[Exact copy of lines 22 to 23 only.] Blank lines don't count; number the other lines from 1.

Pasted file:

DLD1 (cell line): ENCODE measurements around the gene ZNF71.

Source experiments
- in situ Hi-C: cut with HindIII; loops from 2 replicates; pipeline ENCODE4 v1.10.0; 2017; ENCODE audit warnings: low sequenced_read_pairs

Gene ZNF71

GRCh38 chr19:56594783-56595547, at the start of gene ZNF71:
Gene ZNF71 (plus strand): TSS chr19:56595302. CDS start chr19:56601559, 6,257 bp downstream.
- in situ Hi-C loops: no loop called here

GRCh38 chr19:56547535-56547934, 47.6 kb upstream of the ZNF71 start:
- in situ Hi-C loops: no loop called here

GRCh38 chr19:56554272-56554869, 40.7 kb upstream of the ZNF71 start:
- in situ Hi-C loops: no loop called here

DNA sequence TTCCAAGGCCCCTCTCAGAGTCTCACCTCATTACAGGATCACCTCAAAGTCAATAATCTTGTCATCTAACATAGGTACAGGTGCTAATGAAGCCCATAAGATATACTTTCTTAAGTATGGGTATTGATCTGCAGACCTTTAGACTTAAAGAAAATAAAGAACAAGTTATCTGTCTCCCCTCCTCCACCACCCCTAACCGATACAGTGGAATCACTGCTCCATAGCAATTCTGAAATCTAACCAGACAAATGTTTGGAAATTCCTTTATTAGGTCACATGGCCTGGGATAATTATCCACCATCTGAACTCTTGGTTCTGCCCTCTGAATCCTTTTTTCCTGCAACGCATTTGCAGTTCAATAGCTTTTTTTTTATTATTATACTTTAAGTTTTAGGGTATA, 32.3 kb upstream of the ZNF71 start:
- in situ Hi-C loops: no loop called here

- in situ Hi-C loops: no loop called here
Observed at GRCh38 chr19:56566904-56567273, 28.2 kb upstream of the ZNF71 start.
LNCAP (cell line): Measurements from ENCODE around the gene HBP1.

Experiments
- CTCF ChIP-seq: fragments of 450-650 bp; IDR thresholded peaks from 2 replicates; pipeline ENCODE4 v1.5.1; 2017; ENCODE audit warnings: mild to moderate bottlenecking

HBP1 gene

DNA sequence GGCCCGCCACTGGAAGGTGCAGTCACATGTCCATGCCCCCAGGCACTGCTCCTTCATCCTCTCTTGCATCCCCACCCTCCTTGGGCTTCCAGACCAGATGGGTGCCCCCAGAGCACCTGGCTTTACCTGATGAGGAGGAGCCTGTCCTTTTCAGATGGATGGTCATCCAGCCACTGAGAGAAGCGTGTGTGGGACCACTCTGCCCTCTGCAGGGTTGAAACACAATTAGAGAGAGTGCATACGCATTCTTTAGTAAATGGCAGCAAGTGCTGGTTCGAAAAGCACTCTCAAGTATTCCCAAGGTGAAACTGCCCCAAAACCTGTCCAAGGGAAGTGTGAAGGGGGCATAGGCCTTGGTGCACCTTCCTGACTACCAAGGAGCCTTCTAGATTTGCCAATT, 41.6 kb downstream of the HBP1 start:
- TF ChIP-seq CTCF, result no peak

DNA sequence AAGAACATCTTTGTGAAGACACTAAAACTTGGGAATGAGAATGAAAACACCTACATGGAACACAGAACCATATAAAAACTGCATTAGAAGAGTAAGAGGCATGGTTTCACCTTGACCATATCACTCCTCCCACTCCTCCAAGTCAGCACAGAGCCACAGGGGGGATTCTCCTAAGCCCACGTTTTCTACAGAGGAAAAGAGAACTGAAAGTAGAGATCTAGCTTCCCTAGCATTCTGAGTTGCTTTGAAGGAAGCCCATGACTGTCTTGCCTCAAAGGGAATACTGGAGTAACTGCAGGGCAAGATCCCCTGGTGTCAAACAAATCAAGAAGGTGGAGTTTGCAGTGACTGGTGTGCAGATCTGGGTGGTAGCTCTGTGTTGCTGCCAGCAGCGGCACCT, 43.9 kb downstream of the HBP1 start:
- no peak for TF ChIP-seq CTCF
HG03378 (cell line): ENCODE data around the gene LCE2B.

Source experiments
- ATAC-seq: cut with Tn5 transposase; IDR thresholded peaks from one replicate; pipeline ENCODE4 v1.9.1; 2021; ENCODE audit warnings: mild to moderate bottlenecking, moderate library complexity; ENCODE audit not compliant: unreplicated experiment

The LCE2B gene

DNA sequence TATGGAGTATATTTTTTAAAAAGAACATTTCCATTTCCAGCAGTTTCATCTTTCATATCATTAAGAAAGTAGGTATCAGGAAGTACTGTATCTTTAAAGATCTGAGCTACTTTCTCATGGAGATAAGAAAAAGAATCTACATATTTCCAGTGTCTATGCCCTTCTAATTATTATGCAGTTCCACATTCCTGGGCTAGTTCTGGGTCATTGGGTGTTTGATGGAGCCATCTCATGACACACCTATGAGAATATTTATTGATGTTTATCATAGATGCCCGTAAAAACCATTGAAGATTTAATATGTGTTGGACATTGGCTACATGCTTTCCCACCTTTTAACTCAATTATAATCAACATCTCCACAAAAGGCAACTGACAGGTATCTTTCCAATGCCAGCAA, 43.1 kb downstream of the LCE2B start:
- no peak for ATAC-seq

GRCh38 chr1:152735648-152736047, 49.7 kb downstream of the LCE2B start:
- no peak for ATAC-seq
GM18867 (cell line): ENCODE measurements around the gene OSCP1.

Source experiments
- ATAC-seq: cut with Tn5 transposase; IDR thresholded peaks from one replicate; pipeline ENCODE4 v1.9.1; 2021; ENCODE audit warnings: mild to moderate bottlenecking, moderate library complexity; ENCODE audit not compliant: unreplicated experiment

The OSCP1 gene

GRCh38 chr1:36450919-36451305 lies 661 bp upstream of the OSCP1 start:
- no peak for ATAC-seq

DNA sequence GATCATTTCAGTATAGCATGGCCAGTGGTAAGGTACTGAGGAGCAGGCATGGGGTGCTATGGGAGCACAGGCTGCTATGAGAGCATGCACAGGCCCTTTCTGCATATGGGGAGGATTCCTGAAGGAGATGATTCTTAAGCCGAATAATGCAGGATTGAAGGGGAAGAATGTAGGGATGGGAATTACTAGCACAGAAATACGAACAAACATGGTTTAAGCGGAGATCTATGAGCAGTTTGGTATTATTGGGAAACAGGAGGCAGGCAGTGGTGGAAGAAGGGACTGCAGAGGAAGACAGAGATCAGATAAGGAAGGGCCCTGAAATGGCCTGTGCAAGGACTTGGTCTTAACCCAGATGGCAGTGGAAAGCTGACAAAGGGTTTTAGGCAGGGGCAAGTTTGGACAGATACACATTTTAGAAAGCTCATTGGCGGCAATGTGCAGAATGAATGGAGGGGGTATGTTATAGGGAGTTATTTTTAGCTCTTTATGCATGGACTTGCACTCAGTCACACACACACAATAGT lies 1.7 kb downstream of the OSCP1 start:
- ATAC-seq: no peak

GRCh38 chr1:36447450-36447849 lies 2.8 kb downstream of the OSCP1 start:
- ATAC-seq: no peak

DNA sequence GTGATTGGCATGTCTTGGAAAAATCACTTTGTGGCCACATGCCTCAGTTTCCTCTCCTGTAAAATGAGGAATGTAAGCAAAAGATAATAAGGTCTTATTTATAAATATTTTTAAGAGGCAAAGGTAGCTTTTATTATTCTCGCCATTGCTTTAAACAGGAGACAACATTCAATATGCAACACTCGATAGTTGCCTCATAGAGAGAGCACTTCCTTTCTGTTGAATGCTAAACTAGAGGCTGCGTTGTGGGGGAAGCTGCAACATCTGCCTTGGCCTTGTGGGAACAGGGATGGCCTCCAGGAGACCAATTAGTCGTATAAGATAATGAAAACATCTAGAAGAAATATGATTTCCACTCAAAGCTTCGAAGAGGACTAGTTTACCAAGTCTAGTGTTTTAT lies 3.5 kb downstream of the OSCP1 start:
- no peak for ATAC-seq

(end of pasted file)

DNA sequence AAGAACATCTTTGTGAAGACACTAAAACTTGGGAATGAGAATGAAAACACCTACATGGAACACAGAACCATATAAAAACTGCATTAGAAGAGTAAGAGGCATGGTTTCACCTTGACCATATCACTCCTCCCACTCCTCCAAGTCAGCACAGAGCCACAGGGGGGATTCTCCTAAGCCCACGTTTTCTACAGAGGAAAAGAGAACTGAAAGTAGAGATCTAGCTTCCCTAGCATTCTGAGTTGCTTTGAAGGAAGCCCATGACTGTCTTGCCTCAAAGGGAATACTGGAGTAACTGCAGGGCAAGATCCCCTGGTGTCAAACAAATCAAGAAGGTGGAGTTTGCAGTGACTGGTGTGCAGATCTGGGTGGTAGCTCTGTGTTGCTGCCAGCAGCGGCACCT, 43.9 kb downstream of the HBP1 start:
- no peak for TF ChIP-seq CTCF